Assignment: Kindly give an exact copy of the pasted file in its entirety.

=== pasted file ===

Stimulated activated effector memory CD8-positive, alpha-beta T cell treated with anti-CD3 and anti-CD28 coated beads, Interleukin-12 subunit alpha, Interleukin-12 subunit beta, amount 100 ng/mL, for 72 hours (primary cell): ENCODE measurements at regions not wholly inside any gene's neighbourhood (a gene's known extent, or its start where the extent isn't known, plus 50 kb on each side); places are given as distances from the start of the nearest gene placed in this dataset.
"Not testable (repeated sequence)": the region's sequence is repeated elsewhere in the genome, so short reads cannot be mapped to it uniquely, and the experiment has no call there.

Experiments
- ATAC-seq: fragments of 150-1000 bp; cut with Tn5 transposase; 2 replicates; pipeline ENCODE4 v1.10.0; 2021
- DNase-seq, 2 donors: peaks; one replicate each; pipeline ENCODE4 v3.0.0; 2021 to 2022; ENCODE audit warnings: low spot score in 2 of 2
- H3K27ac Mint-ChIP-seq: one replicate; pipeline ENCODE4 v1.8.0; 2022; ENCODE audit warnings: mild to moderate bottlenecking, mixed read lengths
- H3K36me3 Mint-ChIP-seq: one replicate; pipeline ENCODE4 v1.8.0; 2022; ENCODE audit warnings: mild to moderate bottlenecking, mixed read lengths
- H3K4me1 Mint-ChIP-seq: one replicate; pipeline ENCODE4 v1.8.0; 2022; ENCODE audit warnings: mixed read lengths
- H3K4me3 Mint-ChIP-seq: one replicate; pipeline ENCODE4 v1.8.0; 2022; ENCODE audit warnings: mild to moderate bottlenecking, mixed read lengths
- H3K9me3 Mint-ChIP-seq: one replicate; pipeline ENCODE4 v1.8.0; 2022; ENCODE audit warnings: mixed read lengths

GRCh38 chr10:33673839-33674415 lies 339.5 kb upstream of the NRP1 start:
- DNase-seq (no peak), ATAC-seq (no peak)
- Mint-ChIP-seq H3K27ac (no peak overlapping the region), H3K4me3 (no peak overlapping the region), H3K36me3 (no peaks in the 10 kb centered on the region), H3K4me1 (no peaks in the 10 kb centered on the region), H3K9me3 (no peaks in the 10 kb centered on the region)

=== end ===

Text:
Stimulated activated effector memory CD8-positive, alpha-beta T cell treated with anti-CD3 and anti-CD28 coated beads, Interleukin-12 subunit alpha, Interleukin-12 subunit beta, amount 100 ng/mL, for 72 hours (primary cell): ENCODE measurements at regions not wholly inside any gene's neighbourhood (a gene's known extent, or its start where the extent isn't known, plus 50 kb on each side); places are given as distances from the start of the nearest gene placed in this dataset.
"Not testable (repeated sequence)": the region's sequence is repeated elsewhere in the genome, so short reads cannot be mapped to it uniquely, and the experiment has no call there.

Experiments
- ATAC-seq: fragments of 150-1000 bp; cut with Tn5 transposase; 2 replicates; pipeline ENCODE4 v1.10.0; 2021
- DNase-seq, 2 donors: peaks; one replicate each; pipeline ENCODE4 v3.0.0; 2021 to 2022; ENCODE audit warnings: low spot score in 2 of 2
- H3K27ac Mint-ChIP-seq: one replicate; pipeline ENCODE4 v1.8.0; 2022; ENCODE audit warnings: mild to moderate bottlenecking, mixed read lengths
- H3K36me3 Mint-ChIP-seq: one replicate; pipeline ENCODE4 v1.8.0; 2022; ENCODE audit warnings: mild to moderate bottlenecking, mixed read lengths
- H3K4me1 Mint-ChIP-seq: one replicate; pipeline ENCODE4 v1.8.0; 2022; ENCODE audit warnings: mixed read lengths
- H3K4me3 Mint-ChIP-seq: one replicate; pipeline ENCODE4 v1.8.0; 2022; ENCODE audit warnings: mild to moderate bottlenecking, mixed read lengths
- H3K9me3 Mint-ChIP-seq: one replicate; pipeline ENCODE4 v1.8.0; 2022; ENCODE audit warnings: mixed read lengths

GRCh38 chr10:33673839-33674415 lies 339.5 kb upstream of the NRP1 start:
- DNase-seq (no peak), ATAC-seq (no peak)
- Mint-ChIP-seq H3K27ac (no peak overlapping the region), H3K4me3 (no peak overlapping the region), H3K36me3 (no peaks in the 10 kb centered on the region), H3K4me1 (no peaks in the 10 kb centered on the region), H3K9me3 (no peaks in the 10 kb centered on the region)